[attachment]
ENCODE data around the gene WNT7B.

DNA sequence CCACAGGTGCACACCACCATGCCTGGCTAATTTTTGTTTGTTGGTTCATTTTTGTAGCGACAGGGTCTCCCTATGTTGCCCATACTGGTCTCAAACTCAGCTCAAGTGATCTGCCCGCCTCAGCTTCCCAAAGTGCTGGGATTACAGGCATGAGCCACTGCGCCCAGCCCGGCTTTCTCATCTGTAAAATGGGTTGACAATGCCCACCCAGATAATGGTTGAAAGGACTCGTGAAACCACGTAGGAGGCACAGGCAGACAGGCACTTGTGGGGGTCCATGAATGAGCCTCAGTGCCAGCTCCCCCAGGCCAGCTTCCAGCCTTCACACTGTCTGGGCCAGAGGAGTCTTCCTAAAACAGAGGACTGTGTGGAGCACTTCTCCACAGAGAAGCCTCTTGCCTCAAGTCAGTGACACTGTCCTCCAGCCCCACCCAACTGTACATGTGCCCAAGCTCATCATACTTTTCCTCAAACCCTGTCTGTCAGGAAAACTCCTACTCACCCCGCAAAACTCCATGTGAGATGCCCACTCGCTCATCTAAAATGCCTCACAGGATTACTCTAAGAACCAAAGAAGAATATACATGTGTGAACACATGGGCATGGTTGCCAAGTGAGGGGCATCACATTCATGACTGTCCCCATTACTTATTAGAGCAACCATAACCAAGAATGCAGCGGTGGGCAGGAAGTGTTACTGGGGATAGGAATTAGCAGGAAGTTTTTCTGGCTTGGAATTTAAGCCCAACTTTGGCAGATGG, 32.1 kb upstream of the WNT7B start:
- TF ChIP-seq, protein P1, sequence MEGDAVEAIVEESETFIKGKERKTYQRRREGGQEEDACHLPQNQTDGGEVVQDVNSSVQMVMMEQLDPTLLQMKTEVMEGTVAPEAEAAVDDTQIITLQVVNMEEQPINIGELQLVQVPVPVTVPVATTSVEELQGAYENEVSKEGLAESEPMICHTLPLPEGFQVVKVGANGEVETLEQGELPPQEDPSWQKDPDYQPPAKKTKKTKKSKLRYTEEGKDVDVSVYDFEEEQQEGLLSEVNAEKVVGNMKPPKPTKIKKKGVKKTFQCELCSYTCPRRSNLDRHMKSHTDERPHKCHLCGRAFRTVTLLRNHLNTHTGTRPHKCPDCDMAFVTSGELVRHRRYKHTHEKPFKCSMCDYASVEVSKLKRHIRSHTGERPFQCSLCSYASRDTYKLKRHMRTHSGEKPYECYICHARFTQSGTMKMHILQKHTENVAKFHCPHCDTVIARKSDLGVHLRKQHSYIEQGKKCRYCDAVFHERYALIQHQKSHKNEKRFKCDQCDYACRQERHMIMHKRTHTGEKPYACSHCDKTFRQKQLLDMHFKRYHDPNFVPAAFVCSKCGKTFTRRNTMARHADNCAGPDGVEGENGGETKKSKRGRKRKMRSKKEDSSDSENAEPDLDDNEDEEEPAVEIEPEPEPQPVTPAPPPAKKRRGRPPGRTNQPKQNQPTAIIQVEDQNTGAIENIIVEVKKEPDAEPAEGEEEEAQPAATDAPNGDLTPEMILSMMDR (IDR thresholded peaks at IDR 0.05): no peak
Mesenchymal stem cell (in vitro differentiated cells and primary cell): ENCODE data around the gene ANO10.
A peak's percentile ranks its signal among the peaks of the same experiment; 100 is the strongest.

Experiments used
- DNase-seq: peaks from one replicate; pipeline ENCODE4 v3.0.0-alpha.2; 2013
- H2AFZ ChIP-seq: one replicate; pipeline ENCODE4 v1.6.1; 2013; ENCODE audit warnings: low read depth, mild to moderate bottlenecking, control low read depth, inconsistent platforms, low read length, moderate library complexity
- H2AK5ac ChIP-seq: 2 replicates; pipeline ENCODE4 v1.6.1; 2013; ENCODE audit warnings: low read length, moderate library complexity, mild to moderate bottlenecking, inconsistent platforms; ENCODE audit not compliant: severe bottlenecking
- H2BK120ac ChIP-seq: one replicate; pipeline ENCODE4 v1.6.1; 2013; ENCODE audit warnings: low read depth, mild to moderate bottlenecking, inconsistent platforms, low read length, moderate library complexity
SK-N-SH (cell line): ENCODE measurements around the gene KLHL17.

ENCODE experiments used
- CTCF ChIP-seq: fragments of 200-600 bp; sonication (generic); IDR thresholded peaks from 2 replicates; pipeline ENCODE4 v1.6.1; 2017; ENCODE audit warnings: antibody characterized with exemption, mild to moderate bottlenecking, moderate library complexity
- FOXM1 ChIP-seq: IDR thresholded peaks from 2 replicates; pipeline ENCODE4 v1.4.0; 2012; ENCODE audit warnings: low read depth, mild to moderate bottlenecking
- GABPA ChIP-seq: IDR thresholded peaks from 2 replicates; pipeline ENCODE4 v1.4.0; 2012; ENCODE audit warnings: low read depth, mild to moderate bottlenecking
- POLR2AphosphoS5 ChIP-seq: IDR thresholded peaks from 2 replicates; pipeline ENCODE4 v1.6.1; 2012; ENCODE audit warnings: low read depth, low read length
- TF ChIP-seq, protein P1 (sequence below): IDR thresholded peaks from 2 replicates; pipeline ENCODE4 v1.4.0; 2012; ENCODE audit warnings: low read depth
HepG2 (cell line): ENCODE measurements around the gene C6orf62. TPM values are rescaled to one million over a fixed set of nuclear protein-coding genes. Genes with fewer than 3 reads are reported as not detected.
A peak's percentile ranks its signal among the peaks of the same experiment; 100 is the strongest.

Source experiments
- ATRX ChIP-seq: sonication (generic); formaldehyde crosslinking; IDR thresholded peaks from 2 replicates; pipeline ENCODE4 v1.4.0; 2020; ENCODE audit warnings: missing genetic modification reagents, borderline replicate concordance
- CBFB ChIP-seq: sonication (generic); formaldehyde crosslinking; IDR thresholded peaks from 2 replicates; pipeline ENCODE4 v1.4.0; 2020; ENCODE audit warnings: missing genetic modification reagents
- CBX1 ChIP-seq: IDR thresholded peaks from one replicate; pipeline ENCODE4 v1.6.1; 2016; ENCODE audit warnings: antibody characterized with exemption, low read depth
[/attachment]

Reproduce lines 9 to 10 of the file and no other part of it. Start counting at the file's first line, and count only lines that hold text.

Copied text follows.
- H2AK5ac ChIP-seq: 2 replicates; pipeline ENCODE4 v1.6.1; 2013; ENCODE audit warnings: low read length, moderate library complexity, mild to moderate bottlenecking, inconsistent platforms; ENCODE audit not compliant: severe bottlenecking
- H2BK120ac ChIP-seq: one replicate; pipeline ENCODE4 v1.6.1; 2013; ENCODE audit warnings: low read depth, mild to moderate bottlenecking, inconsistent platforms, low read length, moderate library complexity